Book tells true story of Victorian child murderer who stabbed mother to death
- Credit: Archant
During the summer of 1890, a 13-year-old boy stabbed his mother to death in the bed where they both slept at a terraced house in East London.
Young Robert Coombes left the body there, locked the door, and for the next 10 days, he and his conspiring 12-year-old brother, Nattie, pawned the family’s belongings to fund trips to the seaside and cricket at Lord’s.
They told neighbours their mother was visiting family and their father was away at sea – until a strange smell started emanating from the house.
Dubbed the “Plaistow Horror,” the grisly murder caught national public attention in the Victorian press.
But more than 100 years later, it was all but forgotten.
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That is, until West Hampstead author Kate Summerscale chanced upon the story while looking at old newspaper clippings.
“It immediately struck me as strange and eerie,” says Summerscale.
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“I was very taken by the mixture of callousness and innocence with which they had conducted themselves.
“That was the first thing that hooked me.”
She now tells the lurid tale in forensic detail in her latest non-fiction book, The Wicked Boy: The Mystery of a Victorian Child Murderer (Bloomsbury, £16.99), which she will discuss at the Proms.
Fans of her bestselling work, The Suspicions of Mr Whicher – which was adapted into a series of standalone TV detective films for ITV – will be pleased to hear that her latest book is in the same true-crime vein.
It’s a genre that has become increasingly legitimised in recent years, with the rise of Scandi-noir dramas and the watercooler Netflix documentary, Making a Murderer.
“True crime has always has been popular,” says Summerscale. “But there is a new respectability to some of the genre, with the Serial podcast and Making a Murderer.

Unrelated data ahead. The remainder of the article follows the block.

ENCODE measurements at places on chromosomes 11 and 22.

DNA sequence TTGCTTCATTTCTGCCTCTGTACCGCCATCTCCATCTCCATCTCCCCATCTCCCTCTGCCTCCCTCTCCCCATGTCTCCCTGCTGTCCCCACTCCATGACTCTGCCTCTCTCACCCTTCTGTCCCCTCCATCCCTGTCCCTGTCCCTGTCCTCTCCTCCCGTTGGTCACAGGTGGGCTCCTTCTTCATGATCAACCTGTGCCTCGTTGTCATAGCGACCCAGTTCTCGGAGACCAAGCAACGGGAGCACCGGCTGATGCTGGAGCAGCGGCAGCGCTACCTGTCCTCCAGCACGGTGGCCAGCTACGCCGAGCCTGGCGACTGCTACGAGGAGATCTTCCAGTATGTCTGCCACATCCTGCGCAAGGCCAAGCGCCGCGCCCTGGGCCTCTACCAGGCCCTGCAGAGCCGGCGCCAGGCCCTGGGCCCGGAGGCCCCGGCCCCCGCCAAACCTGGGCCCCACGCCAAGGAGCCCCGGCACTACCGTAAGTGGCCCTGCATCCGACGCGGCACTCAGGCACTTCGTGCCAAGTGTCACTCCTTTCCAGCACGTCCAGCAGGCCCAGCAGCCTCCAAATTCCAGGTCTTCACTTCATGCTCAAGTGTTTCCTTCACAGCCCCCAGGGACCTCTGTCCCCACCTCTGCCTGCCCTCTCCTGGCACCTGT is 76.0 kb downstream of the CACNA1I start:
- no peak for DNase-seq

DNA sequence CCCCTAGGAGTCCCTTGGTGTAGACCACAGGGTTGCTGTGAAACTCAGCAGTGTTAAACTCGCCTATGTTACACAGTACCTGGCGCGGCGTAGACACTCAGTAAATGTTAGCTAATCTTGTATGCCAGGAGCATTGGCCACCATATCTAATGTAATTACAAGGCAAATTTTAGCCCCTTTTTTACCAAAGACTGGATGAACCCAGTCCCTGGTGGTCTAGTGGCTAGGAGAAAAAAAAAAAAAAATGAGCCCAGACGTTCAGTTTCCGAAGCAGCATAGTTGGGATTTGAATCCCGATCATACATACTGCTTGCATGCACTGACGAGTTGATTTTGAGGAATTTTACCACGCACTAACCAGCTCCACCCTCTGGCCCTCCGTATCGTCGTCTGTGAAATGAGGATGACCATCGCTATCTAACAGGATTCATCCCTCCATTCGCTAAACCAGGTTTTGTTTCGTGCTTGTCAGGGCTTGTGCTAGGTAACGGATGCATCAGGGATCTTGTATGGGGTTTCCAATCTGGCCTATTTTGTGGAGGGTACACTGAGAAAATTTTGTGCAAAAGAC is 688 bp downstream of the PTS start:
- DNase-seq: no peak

“Traditionally, it’s been considered a bit sleazy, so now there’s a bit more gravitas – occasionally, in certain forms.”
Details about Robert and his brother were thin on the ground.
But Summerscale combines the facts she managed to unearth with layers of context to vivdly paint the scenes for the reader.
The latter half focuses on Robert’s redemptive life after serving his time in Broadmoor.
But in the earlier chapters, one area that fascinates Summerscale was how much the Victorian press made of Robert’s love of so-called “penny dreadfuls”.
These were sensational storybooks that were cursed by the public as a bad influence on children – much in the same way violent computer games are today.
“It did strike me that very often, especially when young people commit crimes, we often reach for something in popular culture that might have made them do it,” Kate says.
“Some years ago it was ‘Video Nasties;’ now more likely to be computer games.
“I found it really fascinating and instructive to be able to look at what’s almost the same debate, but at a distance.”
She doesn’t believe the penny dreadfuls caused Robert to commit the crime – “it’s absurd” – but does concede that it could have shaped his imaginative world. We may never know the true motive for the murder and Summerscale deliberately doesn’t spell it out. Unlike the locked-room mystery of Mr Whicher, The Wicked Boy is more a “why-dunnit” than a “whodunnit”.
But part of the reason may well lie in the boys’ toxic relationship with their mother; in court, Robert said he acted after she beat Nattie.
“The fact that the boys plotted the murder together tells me that for them to agree in even a half-rational way that she deserved to die meant that something very unhealthy had developed in that household,” Summerscale says.
“But it would be wrong to blame her for her own murder – that would be easy and it would be a satisfying story to say she was a monster. I only think he believed she was a monster. There was perceived mistreatment and cruelty – yet, that’s for the reader to decide.”
Kate Summerscale is in conversation with broadcaster Sue MacGregor on Sunday at 2pm at the Proms at St Jude’s.